The village, too, the peaceful, pleasant plain,
Breeds the Whig farmer and the Tory swain ;
Brookes' and St. Alban's (1) boasts not, but, instead,
Stares the Red Ram, and swings the Rodney's

Head :
Hither, with all a patriot's care, comes he
Who owns the little hut that makes him free;

(1) [Brookes's club, in St. James's Street, still flourishes - the great ren. dezvous of Whig politicians. The St. Alban's club, an association of the same kind on the Tory side, was broken up when old St. Alban's Street was cleared away among other improvements in the west end of London.]

Then joins

Whose yearly forty shillings buy the smile
Of mightier men, and never waste the while ;
Who feels his freehold's worth, and looks elate,
A little prop and pillar of the state.

Here he delights the weekly news to con,
And mingle comments as he blunders on;
To swallow all their varying authors teach,
To spell a title, and confound a speech :
Till with a muddled mind he quits the news,
And claims his nation's license to abuse ;


“ That all the courtly race “ Are venal candidates for power and place ;” (1) Yet feels some joy, amid the general vice, That his own vote will bring its wonted price.

These are the ills the teeming Press supplies, The pois'nous springs from learning's fountain rise; Not there the wise alone their entrance find, Imparting useful light to mortals blind ; But, blind themselves, these erring guides hold out Alluring lights to lead us far about; Screen’d by such means, here Scandal whets her quill, Here Slander shoots unseen, whene'er she will ; Here Fraud and Falsehood labour to deceive, And Folly aids them both, impatient to believe. (2)

(1) [Original edition:

Strive but for power, and parley but for place;
Yet hopes, good man!" that all may still be well,"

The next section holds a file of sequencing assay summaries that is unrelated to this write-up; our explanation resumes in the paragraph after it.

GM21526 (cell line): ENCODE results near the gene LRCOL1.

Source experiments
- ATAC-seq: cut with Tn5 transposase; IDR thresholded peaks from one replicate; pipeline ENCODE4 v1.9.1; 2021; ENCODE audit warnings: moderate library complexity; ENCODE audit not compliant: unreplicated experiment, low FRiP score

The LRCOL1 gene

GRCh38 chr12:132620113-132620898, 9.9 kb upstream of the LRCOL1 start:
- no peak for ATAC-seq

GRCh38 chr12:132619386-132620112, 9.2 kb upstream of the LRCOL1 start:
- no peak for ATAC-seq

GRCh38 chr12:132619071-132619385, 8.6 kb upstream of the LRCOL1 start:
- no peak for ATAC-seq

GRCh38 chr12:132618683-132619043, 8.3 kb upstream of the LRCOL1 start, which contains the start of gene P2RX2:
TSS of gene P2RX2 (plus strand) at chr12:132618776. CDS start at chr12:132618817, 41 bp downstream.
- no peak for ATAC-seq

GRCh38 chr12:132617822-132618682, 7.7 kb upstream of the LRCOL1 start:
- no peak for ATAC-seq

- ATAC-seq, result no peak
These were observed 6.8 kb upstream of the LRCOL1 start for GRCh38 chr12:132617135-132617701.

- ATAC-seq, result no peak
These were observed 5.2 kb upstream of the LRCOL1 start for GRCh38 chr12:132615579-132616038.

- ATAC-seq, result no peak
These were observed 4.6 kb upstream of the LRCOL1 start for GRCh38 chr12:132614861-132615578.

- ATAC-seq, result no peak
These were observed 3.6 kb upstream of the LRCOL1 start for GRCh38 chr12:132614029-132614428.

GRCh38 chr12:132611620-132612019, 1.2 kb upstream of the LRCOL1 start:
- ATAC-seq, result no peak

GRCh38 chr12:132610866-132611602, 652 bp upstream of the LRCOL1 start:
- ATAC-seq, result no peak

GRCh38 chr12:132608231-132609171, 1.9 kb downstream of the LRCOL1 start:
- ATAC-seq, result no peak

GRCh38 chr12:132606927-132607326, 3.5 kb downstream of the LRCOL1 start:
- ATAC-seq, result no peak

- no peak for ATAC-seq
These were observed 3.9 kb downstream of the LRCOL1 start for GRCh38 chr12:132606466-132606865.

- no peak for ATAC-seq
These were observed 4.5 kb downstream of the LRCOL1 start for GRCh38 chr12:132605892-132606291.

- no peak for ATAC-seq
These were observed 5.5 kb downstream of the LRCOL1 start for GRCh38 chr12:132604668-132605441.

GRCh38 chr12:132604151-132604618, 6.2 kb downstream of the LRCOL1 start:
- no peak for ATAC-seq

And thanks the stars he has a vote to sell ;
While thus he reads or raves, around him wait
A rustic band, and join in each debate;
Partake his manly spirit, and delight
To praise or blame, to judge of wrong or right;
Measures to mend, and ministers to make,

Till all go madding for their country's sake.] (2) (“ The spirit of defama by which a newspaper is often possessed

[ocr errors]

Such, sons of Britain ! are the guides ye trust; So wise their counsel, their reports so just ! Yet, though we cannot call their morals pure, Their judgment nice, or their decisions sure; Merit they have to mightier works unknown, A style, a manner, and a fate their own.

We, who for longer fame with labour strive, Are pain'd to keep our sickly works alive ; Studious we toil, with patient care refine, Nor let our love protect one languid line. (1) Severe ourselves, at last our works appear, When, ah! we find our readers more severe; For, after all our care and pains, how few Acquire applause, or keep it if they do! Not so these sheets, ordain'd to happier fate, Praised through their day, and but that day their


Their careless authors only strive to join
As many words as make an even line;(2)
As many lines as fill a row complete ;
As many rows as furnish up a sheet :

has now found its own remedy in the diversity of them; for though a gentleman may read that he himself is a scoundrel, and his wife no better than she should be to-day, he will be sure to read that both of them are very good sort of people to-morrow. In the same manner, if one paper, through mistake or design, kill his friend, there is another ready to fetch him to life; nay, if he have good luck in the order of his reading, he may be informed that his friend is alive again before he had perused the account of his death." - Bishop Horne.] (1) [Original edition :..

Studious we toil, correct, amend, retouch,

Take much away, yet mostly leave too much.) (2) “ How many hours bring about the year?

How many days will furnish up the year?
How many years a mortal man may live!”


« PreviousContinue »